McAfee says criminal hackers will sell a million email addresses for $25

If you want to buy a million email addresses from criminal hackers, the going rate is $25, according to a second quarter report from antivirus firm McAfee.

The new McAfee Q2 2011 Threats Report also shows that mobile malware is on the rise, with malware targeted at Android devices up 76 percent from the previous quarter. Google’s Android is not only the most popular mobile operating system in terms of adoption rates; it’s also the most-attacked mobile operating system. New forms of malware are appearing as often as 55,000 times a day.

“We are seeing continued growth in the total number of malware samples, just as we did last quarter,” said Toralv Dirro, security strategist at McAfee Labs, in an interview. “There are more tools to create malware in the underground market.”

McAfee estimates that its collection of malware, or “zoo,” will reach a record 75 million samples by the end of the year, based on the first half results.

The quarter also saw some new developments such as the first-ever appearance of a fake antivirus attack for Apple’s Macintosh operating system. That’s a byproduct of the resurgence of the Mac among users, making Apple a bigger target for malware authors.

Overall attacks are becoming more stealthy and sophisticated. That’s one of the outcomes of the launch of Stuxnet last year, a mysterious piece of malware that targeted Iran’s nuclear centrifuges and other industrial equipment. Stealth malware is up 38 percent from a year ago.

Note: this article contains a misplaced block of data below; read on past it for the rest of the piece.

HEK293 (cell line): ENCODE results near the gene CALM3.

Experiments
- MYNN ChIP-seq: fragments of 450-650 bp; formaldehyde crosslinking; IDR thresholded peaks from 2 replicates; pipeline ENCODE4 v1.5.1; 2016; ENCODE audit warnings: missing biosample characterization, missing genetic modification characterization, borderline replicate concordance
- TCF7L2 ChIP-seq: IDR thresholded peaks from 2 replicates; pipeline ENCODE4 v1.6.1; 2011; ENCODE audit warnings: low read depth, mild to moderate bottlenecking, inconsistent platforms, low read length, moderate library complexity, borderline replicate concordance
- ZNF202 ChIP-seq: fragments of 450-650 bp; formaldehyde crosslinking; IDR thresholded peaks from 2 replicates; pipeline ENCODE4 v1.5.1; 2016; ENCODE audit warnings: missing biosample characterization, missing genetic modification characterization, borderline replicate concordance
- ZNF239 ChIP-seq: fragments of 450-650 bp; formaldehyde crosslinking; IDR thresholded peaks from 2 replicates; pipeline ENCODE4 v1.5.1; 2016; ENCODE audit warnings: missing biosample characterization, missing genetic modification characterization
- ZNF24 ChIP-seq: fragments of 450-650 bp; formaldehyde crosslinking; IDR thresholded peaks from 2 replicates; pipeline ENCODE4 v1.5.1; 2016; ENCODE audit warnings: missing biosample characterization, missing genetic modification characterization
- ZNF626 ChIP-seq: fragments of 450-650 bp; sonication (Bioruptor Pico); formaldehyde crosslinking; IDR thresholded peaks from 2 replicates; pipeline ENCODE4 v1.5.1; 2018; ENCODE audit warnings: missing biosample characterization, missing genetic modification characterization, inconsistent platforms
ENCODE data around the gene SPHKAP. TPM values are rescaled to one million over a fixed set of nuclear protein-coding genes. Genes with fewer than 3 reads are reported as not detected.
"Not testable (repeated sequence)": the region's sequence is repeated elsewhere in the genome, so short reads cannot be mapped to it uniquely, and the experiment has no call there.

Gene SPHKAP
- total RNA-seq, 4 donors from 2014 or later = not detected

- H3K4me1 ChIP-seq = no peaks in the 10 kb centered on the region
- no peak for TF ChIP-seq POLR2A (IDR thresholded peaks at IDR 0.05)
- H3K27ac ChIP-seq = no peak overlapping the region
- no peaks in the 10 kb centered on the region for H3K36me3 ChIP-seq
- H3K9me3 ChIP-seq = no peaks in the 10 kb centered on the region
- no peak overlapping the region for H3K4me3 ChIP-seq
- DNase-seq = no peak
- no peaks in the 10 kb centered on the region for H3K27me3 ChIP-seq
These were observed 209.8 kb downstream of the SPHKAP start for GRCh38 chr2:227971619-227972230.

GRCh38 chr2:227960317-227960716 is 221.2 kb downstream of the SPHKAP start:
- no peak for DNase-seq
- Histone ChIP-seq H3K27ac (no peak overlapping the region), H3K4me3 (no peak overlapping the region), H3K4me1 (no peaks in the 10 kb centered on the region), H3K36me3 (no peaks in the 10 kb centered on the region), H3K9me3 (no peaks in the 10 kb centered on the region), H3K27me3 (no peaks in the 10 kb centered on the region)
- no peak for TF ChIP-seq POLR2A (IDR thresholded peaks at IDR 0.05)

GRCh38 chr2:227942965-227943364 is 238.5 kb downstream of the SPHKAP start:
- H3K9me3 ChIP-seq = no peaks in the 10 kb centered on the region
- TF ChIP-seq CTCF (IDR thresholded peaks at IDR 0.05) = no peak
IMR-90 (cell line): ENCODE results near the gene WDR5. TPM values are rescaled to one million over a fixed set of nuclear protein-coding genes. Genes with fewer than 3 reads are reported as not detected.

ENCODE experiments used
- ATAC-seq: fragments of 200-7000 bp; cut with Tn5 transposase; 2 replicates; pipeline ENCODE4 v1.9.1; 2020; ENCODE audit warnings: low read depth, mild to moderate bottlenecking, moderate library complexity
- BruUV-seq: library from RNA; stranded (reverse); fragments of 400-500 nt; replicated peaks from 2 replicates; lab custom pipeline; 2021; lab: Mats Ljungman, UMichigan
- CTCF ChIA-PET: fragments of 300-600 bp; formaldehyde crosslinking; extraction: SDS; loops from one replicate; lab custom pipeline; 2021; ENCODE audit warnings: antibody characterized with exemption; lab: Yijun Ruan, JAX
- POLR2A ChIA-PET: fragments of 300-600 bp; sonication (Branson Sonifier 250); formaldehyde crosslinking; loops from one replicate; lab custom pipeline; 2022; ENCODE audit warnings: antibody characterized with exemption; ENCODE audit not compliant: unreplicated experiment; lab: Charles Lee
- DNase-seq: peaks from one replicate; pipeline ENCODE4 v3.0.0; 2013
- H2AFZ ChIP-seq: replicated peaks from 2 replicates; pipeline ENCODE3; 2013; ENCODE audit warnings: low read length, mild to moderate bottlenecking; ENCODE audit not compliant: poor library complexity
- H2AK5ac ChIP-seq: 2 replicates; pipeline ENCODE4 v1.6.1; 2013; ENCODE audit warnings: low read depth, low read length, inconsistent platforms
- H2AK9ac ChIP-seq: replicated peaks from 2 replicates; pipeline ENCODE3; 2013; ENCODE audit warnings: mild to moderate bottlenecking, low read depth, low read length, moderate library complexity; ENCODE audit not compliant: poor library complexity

High-profile “hacktivist” groups such as Anonymous and LulzSec have changed the landscape by drawing a fine line between attacks for personal gain and attacks meant to send a message. There were roughly 20 major hacktivist attacks in the second quarter alone, mostly due to the alleged activity of LulzSec.

The report also logs important details on the cybercrime underground, such as “price books” that determine the going rate for the purchase of large email address lists, acts of hacktivism, and cyberwar. In the U.S., a batch of 1 million email addresses costs $25. In England, 1.5 million addresses sell for $100.

The cyber war attacks included an attack on the United States’ Oak Ridge National Laboratory and an attack on South Korea’s National Agricultural Cooperative Federation.

McAfee said it discovered 12 million unique samples of malware in the first half of 2011, up 22 percent from a year earlier. That makes this period the business half-year in malware history. McAfee now has more than 65 million samples in its zoo.

Android surpassed Symbian in the second quarter as the most-targeted mobile operating system. The malware is contained in everything from calendar apps to comedy apps to text messages and fake Angry Birds updates.

“It used to be hacking for bragging rights on mobile,” Dirro said. “Now it’s for commercial gain.”

Malware apps often secretly send text messages from a compromised phone to premium text message numbers.

Perhaps the only good news is that spam is at historic lows due to the takedown of the Rustock bot net. A bot net is a group of compromised computers that have been hijacked in order to launch group attacks, such as spam broadsides. McAfee expects a sharp rise in the coming months as cybercriminals recover from the Rustock takedown.

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